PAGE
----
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HPWC installation question - humming noise coming from conduit. Is this normal?

New Tesla owner here. I recently had a HPWC installed in my garage.
Concern is a subtle humming noise from conduit while charging at 48 amps.
Is this normal??

Details: Dedicated 60 AMP circuit running from my panel approx 100 feet to attached garage.
3 Wires (l1, l2, ground) are #6 copper and run approx 60 feet across the inside of my house (finished basement ceiling). That is the source of the noise. When the charging is stopped the noise stops, too.
Conduit then turns out my home at the back, turns around side of house, and runs 40 feet in outside conduit to garage access point.
Charging works fine, approx 44 mph at 48 amps as expected.
Electrician has already been back to change the brakes, check all connections, and has no ideas how to silence the sound.

Is the humming / vibrating / reverberating / harmonic tone to be expected from the interior conduit?
Should I be worried? Is there a common fix?


Thanks!
 

eprosenx

Active Member
May 30, 2018
2,076
2,542
Beaverton, OR
New Tesla owner here. I recently had a HPWC installed in my garage.
Concern is a subtle humming noise from conduit while charging at 48 amps.
Is this normal??

Details: Dedicated 60 AMP circuit running from my panel approx 100 feet to attached garage.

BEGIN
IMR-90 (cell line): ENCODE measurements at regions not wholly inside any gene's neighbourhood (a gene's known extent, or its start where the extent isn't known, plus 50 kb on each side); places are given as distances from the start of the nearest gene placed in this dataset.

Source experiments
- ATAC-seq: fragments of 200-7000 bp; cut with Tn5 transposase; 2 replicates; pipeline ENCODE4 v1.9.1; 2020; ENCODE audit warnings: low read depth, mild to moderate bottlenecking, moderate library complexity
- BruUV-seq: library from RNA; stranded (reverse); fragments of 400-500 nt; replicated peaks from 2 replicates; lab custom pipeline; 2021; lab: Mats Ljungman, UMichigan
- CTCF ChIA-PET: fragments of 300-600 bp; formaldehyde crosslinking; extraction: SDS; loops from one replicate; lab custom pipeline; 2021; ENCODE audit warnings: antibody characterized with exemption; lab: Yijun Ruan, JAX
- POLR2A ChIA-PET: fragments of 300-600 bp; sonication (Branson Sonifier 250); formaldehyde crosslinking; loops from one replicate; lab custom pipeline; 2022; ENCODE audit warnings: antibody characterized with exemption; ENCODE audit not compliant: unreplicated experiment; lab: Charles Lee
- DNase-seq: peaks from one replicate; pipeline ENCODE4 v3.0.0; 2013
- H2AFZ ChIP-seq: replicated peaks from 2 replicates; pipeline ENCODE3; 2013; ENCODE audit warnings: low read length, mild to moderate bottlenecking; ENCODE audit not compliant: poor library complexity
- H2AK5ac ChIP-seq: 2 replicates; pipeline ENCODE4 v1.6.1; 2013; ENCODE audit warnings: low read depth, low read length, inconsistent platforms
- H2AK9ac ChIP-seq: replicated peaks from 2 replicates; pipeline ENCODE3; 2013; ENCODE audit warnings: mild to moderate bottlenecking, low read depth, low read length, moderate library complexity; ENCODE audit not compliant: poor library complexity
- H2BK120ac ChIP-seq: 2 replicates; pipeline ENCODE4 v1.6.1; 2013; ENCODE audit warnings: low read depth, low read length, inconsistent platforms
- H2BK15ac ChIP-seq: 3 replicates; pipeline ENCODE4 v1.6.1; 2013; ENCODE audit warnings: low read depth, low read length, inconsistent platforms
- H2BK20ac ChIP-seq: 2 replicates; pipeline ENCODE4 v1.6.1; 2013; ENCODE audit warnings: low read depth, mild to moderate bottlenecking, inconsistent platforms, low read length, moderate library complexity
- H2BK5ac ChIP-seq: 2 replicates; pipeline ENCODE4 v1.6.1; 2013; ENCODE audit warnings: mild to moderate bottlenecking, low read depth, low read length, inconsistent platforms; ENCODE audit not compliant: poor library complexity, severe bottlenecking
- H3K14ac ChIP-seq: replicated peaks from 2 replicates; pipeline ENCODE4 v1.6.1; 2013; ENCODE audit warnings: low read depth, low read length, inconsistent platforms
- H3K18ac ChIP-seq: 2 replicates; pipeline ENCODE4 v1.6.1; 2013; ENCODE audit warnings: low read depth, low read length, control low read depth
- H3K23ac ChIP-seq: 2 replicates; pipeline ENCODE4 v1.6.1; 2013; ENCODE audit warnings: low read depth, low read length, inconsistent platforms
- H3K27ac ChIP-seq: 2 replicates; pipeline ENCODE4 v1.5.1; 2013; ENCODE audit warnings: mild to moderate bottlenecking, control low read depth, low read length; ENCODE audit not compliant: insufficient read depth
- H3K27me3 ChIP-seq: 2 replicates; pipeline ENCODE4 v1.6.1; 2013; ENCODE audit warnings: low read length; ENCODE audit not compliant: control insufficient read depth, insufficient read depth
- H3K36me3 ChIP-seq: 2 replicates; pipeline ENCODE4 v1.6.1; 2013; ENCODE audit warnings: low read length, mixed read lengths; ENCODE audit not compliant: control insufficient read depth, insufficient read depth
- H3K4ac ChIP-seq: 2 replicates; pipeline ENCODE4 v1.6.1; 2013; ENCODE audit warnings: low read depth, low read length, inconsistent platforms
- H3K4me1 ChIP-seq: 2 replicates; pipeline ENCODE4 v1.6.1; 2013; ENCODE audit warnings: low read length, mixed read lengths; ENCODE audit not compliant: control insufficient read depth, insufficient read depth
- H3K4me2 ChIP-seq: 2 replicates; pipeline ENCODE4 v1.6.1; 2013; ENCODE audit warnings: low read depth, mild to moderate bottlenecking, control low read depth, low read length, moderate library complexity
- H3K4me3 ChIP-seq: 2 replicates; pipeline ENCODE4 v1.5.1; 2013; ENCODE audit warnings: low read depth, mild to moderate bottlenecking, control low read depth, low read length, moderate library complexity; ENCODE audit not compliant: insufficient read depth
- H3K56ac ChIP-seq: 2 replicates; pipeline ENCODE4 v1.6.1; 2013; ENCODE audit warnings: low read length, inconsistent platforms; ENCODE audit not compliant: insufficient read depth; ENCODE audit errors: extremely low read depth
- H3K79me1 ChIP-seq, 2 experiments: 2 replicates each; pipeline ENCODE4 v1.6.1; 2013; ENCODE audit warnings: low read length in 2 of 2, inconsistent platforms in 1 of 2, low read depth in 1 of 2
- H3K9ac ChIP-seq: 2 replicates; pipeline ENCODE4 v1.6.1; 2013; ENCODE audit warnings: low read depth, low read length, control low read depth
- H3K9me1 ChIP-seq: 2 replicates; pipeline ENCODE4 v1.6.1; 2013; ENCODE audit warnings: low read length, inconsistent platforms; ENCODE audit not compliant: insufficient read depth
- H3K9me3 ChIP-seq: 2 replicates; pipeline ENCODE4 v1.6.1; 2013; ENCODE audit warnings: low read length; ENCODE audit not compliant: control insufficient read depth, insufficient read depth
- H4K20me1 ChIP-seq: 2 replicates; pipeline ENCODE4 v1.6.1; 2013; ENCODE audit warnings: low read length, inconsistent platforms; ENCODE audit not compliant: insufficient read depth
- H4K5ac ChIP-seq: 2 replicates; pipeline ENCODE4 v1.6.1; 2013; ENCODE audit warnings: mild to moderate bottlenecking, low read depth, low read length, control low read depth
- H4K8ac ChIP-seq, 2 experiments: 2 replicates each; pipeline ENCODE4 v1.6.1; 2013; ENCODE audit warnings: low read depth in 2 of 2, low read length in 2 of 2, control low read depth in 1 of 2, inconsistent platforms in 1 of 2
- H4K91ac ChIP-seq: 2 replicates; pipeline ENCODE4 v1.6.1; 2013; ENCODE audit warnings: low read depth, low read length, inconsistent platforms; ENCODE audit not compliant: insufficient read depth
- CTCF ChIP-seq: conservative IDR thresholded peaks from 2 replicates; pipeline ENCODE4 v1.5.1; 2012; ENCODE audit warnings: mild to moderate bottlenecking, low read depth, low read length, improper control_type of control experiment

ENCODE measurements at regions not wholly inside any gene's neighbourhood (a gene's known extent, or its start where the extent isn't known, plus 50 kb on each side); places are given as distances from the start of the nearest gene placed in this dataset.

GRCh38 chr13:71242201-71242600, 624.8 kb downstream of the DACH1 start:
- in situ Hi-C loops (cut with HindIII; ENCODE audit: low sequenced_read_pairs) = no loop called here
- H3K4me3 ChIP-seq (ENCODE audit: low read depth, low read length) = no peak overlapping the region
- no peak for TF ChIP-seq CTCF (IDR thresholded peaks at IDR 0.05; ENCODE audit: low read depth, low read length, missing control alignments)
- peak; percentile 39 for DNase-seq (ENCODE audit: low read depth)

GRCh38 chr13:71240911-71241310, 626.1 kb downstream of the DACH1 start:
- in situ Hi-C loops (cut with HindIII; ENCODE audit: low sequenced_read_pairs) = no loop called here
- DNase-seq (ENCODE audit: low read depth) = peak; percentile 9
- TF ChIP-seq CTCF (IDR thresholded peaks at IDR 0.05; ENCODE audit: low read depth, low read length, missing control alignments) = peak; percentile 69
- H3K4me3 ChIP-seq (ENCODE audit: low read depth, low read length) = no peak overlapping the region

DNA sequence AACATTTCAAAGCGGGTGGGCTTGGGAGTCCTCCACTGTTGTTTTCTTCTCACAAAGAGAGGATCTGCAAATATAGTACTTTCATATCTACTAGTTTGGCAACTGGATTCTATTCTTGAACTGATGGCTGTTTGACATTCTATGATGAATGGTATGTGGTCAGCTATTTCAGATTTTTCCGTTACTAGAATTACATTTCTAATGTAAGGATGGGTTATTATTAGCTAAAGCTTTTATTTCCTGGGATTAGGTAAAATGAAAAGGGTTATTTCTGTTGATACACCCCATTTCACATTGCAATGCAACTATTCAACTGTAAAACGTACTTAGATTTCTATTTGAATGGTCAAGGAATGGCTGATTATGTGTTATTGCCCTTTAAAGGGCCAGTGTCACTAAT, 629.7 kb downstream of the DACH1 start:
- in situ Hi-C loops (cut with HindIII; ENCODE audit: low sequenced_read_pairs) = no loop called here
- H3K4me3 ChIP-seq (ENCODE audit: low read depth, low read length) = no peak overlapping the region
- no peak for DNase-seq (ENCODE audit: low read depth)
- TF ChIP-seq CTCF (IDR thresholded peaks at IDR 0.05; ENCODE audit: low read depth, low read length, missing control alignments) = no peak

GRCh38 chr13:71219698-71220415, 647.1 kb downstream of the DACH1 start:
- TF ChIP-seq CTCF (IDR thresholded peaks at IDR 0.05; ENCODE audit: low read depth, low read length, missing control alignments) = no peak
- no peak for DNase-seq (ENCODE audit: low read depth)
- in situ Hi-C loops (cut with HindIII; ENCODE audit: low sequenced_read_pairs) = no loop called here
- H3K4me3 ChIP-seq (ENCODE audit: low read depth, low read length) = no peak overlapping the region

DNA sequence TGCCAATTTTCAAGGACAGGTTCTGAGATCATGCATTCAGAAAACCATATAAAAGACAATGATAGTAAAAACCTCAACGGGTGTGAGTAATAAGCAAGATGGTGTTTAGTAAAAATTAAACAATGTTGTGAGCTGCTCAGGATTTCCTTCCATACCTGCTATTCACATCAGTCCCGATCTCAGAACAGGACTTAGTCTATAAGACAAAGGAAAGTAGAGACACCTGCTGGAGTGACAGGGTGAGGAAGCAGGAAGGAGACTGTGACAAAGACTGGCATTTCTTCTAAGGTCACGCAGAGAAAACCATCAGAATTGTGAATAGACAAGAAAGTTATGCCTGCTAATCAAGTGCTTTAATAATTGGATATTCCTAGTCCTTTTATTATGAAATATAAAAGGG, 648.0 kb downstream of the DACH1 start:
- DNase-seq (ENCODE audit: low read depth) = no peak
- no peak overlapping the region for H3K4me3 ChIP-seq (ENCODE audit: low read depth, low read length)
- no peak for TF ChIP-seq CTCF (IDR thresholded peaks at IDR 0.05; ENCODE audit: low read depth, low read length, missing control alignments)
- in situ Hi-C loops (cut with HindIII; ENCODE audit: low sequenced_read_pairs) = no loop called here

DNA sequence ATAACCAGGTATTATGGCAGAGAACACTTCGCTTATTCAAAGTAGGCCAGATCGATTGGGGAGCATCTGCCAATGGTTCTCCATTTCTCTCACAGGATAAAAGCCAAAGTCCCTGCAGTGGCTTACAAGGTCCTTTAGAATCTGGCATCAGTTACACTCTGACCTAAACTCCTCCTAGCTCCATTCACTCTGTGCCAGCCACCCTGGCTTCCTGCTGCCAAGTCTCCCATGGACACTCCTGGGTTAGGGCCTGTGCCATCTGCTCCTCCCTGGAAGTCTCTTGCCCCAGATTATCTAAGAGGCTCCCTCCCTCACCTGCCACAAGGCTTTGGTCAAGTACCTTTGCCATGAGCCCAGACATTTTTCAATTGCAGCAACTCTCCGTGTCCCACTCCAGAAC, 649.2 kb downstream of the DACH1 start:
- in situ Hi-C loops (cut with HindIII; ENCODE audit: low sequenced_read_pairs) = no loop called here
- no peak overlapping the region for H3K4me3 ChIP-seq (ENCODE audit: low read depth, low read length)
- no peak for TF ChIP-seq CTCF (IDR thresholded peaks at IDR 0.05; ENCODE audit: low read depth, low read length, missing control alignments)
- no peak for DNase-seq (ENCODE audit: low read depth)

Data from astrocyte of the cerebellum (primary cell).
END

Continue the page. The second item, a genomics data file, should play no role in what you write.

3 Wires (l1, l2, ground) are #6 copper and run approx 60 feet across the inside of my house (finished basement ceiling). That is the source of the noise. When the charging is stopped the noise stops, too.
Conduit then turns out my home at the back, turns around side of house, and runs 40 feet in outside conduit to garage access point.
Charging works fine, approx 44 mph at 48 amps as expected.
Electrician has already been back to change the brakes, check all connections, and has no ideas how to silence the sound.

Is the humming / vibrating / reverberating / harmonic tone to be expected from the interior conduit?
Should I be worried? Is there a common fix?


Thanks!

So 60 cycle hum is common in electrical systems. It is caused by electromagnetic fields generated by the AC current. I normally see it in transformers though. Not common in conduit as far as I know (though I am not an expert) - I have seen one other post in the forums about this same issue.